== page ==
The line of succession for the king (or lord) of a castle seems to be a major feature in three of the first four books. For cultures with a royal family of its own, this may not need a great deal of explanation, but for others it may be a mystery.
The line of succession is the order in which heirs to the throne are decided. In most cultures there is a rule which is laid down in the depths of the codes of behaviour, whatever they might be called. In this world the code is agreed by all the castles; they sign up to a single code on all things that happen in the realms, with some items being reserved for the king to decide in his own castle or kingdom. The entity ‘the realms’ is therefore a sort of federation of kingdoms.
The line of succession to the throne is from father to eldest son. This is common in most cultures today. The difficulty comes when the eldest son has disappeared, or does not exist e.g. there is only a daughter, or many sons arguing that they have a better claim (multiple births are common in this world). As we have seen, some do not choose to take up their role as king. The simplest way to avoid the duty is to leave the castle. In the distant past the rule was made that anyone who has left the castle for more than twelve months is deemed to have given up his claim to his place in the line. Exceptions were made in the past if the person had left in the line of duty e.g. the Crusades.
A few centuries ago there were considerable problems where a princeling well down the line of succession argued that he was (for whatever reason) the rightful heir to the throne. If this was not accepted but he had gained sufficient support there were murders and other ‘disappearances’ to engineer the favoured princeling into the line of direct inheritance. This caused so many problems for the wellbeing of society that the Council of Kings was held to codify the rules. This of course gave rise to the occupation of legal expert, to advise on the tortuous language and issues of precedence in any given case.
At the start of The Princelings of the East the most relevant of the many elements of the code were as follows:
- The eldest qualifying son takes precedence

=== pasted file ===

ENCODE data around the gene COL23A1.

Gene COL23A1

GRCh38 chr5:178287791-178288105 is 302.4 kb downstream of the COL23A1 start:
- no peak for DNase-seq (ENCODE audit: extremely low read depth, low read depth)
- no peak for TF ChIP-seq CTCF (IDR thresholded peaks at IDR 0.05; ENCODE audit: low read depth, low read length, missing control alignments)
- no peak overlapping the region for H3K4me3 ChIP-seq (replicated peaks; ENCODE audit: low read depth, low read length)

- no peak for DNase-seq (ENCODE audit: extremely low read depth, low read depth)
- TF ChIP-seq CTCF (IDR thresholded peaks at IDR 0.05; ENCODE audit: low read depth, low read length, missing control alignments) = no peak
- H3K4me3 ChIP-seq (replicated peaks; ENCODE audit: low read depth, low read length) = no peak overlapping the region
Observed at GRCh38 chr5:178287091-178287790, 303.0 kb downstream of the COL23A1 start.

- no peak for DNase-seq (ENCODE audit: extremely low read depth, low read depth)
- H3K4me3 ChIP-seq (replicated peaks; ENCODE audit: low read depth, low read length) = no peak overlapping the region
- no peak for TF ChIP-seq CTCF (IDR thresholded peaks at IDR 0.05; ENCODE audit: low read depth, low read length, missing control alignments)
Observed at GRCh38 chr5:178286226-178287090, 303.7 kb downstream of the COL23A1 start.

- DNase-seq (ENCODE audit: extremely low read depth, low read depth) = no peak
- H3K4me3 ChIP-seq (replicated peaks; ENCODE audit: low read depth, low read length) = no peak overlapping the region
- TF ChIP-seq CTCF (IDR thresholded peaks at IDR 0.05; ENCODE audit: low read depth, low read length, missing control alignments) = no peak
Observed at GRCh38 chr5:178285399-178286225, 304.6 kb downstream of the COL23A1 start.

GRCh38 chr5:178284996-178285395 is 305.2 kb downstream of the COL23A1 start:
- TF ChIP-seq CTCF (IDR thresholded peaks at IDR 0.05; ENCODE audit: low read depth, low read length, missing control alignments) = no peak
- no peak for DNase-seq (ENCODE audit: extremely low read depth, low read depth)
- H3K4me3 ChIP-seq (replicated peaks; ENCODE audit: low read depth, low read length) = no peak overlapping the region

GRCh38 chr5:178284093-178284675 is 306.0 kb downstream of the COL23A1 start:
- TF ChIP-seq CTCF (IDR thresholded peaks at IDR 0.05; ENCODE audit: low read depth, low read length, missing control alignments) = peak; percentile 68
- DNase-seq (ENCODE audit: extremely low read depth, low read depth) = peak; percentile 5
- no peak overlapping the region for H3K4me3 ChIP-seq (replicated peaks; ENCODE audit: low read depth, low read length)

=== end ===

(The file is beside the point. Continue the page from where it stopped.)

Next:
- The direct eldest son of the eldest son takes precedence over the brother of the eldest son (grandson precedes uncle)
- If there are no sons, the eldest son (grandson of the king) of the eldest daughter takes precedence (the daughter cannot rule in her own right)
- If there are no male heirs at the first or second level of descent, the eldest remaining brother of the king, or his son or grandson take precedence according to the rules above (fraternal line)
- If the fraternal line does not provide an heir, then the line of the eldest uncle of the king is examined for the uncle, son, and grandson in that order. (avuncular line)
- The son of an aunt of the king has no status in the line of succession
- The following actions disqualify the person from the line of succession:
- Failure to reside in the castle of inheritance for a period of twelve months (thirteen moons) save in the line of duty of the castle
- Occupation in a senior capacity in the armed forces
- Proven existence as a vampire or werewolf
- Marriage to a proven vampire or werewolf
- Where a king has formally recognised his successor (named a Crown Prince) the Prince is not bound by the residence qualification
- If a king has not reigned for a period of three successive months, the line of succession reverts to the previously established king (the principle of tenancy)
- For castles ruled by a Baron, the same precedence rules apply save that instead of a Crown Prince or Prince, the title Lord is used
That sums up the contents of a 500 page tome bound in leather that is kept in the registry of every castle in the realms.
At the start of The Princelings and the Lost City (book 3), the females are starting to ask why they can’t inherit. Good question!